Sacramentans kind of suck at supporting the local arts
Dozens of multicolor acrylic balls with LED lights inside brighten and burst, then dim, then explode again. They dangle from the ceiling inside a space no larger than a bedroom. Mirrored panels cover the walls. The effect is endless luminosity, not unlike a futuristic cityscape stretching for miles. It's at once humbling and inspiring—and, these days, it's the most popular art exhibit in Los Angeles.
Titled Infinity Mirrored Room, the wait to stand by yourself inside artist Yayoi Kusama's exhibit for just 45 seconds is hours. If you can even get tickets to the newly opened Broad museum in downtown Los Angeles. It's the proverbial hottest show in a town that craves the latest thing. And it's art—not a sports game.
I get that Sacramento isn't L.A., and I also get that Sacramento doesn't have One Percenter philanthropists like Eli and Edythe Broad, billionaires who can dump millions into a first-rate contemporary art museum.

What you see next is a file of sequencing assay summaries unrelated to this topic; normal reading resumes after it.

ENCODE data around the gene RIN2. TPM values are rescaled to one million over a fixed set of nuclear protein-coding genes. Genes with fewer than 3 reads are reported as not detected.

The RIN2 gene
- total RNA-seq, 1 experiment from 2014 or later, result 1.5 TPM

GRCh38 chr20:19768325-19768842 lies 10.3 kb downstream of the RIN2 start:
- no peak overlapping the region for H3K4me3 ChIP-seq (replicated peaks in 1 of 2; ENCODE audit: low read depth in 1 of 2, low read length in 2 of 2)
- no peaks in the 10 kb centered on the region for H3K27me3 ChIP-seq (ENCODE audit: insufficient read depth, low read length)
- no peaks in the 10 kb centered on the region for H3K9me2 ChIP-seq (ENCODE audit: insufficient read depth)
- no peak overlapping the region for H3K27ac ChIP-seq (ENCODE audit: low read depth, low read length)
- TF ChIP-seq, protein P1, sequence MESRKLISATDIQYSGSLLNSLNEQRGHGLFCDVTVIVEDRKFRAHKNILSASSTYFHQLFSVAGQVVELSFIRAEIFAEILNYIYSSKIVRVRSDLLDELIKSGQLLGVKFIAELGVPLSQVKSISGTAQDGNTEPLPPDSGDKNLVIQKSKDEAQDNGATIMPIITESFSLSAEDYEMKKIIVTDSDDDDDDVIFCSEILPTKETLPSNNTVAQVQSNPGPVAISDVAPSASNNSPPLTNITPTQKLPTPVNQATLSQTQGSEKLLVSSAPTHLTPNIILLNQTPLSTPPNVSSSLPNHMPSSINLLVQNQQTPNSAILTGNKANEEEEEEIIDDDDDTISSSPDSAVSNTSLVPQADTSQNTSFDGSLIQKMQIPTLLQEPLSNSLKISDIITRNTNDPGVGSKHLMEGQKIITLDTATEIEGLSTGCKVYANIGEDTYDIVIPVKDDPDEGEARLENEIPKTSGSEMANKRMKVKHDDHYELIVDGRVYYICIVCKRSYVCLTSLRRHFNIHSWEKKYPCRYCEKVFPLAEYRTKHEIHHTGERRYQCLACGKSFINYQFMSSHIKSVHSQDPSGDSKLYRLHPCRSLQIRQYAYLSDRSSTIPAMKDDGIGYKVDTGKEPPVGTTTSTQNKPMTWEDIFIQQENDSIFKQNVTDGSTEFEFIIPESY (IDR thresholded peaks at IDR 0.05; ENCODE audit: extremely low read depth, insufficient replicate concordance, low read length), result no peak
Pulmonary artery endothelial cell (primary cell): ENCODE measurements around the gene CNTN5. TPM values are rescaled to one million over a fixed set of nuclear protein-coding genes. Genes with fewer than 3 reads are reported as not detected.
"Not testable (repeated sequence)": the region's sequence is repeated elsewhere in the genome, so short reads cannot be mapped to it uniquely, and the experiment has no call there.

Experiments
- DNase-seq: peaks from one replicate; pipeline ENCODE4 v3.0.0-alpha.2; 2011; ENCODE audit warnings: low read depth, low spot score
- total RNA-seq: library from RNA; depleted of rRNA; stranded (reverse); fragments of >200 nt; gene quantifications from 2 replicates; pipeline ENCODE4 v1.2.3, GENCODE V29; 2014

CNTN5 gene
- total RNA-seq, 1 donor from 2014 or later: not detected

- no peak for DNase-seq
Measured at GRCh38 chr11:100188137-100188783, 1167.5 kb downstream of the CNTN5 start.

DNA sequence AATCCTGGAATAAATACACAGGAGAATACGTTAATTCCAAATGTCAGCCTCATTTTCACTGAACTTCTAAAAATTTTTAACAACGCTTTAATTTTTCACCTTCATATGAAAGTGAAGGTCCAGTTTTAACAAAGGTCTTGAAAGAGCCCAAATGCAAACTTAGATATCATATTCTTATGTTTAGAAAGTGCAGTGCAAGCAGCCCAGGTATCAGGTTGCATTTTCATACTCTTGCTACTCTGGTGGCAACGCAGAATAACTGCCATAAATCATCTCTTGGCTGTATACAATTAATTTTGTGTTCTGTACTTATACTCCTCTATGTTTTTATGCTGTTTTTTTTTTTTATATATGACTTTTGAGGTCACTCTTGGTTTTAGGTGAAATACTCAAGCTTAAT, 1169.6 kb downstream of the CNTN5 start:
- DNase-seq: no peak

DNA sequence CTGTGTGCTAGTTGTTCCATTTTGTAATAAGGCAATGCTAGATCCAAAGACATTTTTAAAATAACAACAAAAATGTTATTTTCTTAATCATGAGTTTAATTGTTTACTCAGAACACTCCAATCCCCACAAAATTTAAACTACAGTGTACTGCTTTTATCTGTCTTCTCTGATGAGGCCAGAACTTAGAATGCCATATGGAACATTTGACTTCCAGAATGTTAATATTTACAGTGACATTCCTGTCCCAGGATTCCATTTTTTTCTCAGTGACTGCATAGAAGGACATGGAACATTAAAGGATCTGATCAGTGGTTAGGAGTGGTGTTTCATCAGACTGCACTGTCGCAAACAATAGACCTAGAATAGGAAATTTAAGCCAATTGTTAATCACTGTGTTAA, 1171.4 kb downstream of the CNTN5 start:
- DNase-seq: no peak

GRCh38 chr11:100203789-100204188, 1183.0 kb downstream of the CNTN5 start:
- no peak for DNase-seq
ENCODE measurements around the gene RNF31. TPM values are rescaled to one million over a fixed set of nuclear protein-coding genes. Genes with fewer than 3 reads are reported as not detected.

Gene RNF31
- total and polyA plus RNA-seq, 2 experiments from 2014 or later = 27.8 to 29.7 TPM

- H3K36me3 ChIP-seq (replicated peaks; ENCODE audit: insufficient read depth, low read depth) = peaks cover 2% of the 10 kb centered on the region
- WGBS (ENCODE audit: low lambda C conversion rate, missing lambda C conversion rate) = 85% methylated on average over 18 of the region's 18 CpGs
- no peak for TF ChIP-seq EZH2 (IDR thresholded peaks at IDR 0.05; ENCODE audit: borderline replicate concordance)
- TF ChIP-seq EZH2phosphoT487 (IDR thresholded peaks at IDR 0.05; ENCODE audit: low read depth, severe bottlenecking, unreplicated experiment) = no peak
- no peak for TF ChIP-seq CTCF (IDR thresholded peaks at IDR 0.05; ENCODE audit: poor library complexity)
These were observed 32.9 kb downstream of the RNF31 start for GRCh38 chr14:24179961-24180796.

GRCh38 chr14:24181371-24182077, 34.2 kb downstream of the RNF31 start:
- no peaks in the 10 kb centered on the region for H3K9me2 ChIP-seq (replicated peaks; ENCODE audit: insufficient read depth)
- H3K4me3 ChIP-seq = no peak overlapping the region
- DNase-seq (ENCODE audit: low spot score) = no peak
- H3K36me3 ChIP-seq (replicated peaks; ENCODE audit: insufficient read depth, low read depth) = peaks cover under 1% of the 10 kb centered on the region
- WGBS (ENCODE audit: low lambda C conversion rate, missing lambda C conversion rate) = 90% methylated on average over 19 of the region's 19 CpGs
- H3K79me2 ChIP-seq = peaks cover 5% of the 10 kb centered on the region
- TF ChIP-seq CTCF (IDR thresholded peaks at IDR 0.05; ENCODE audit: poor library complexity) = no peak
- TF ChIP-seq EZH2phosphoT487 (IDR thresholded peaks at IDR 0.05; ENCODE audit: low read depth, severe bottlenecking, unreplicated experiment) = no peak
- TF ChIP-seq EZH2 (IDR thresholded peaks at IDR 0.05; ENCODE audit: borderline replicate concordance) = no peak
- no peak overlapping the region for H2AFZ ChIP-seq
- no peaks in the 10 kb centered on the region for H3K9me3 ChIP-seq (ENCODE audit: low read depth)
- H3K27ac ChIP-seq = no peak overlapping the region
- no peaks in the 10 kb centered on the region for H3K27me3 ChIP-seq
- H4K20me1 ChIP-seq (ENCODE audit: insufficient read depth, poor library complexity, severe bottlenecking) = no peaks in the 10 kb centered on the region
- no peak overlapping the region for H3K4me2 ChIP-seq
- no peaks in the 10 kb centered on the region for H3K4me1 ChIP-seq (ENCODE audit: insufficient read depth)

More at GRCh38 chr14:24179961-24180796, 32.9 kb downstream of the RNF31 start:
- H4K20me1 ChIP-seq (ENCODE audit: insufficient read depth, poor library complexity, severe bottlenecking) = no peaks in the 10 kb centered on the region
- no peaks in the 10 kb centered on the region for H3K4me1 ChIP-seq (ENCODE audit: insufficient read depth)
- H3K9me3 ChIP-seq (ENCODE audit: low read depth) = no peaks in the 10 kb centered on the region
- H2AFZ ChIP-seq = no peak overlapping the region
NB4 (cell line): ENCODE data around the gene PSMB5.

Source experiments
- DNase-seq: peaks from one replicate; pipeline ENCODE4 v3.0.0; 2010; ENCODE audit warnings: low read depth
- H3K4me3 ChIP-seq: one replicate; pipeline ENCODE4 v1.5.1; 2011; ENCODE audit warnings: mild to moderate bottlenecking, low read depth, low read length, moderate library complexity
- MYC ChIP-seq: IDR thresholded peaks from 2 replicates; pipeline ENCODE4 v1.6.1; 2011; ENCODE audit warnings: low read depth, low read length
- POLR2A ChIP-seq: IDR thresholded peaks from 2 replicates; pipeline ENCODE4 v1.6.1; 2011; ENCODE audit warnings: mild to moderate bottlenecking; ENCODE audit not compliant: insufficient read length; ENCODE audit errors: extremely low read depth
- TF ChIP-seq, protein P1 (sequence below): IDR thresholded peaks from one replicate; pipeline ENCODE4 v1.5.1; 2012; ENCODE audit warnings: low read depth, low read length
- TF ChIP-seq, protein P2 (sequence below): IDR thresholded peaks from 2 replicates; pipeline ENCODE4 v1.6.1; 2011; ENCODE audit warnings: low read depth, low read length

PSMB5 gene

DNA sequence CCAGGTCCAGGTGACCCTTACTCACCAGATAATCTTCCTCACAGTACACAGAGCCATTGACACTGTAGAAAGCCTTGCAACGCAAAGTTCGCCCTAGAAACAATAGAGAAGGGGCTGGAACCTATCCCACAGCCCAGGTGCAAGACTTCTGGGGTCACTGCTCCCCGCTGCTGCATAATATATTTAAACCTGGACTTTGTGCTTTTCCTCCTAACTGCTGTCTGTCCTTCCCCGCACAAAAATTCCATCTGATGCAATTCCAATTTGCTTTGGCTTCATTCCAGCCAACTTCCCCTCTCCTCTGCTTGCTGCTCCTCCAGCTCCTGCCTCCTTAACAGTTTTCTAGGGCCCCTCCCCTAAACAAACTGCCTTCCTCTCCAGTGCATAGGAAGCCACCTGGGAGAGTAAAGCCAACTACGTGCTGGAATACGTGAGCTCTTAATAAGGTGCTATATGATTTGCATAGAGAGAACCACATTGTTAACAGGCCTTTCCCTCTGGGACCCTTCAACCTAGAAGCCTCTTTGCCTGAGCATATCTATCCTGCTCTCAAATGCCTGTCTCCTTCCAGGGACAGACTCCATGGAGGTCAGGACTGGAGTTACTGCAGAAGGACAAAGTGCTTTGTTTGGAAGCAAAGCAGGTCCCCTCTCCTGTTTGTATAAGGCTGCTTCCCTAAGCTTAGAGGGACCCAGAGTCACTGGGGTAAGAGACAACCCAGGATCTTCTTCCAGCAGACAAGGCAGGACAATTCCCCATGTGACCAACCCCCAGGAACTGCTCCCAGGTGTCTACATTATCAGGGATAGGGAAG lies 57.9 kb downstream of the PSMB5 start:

Still, Sacramentans rich and poor kind of suck at supporting local arts.
This past week, the mayor announced he was giving up on his effort to build a new downtown performing arts center. Disappointing. It's not his fault the project couldn't get off the ground.
But … we're lined up to spend some $400 million in public monies, assets and infrastructure on a new basketball arena and soccer stadium. The Kings investment alone prompted the city treasurer to say we shouldn't borrow any more money for other projects. So, no large arts investments.
Yes, the private sector makes some great contributions to the arts. Think the WAL building or the new Crocker. But it's not enough. We need to light the region's art scene anew.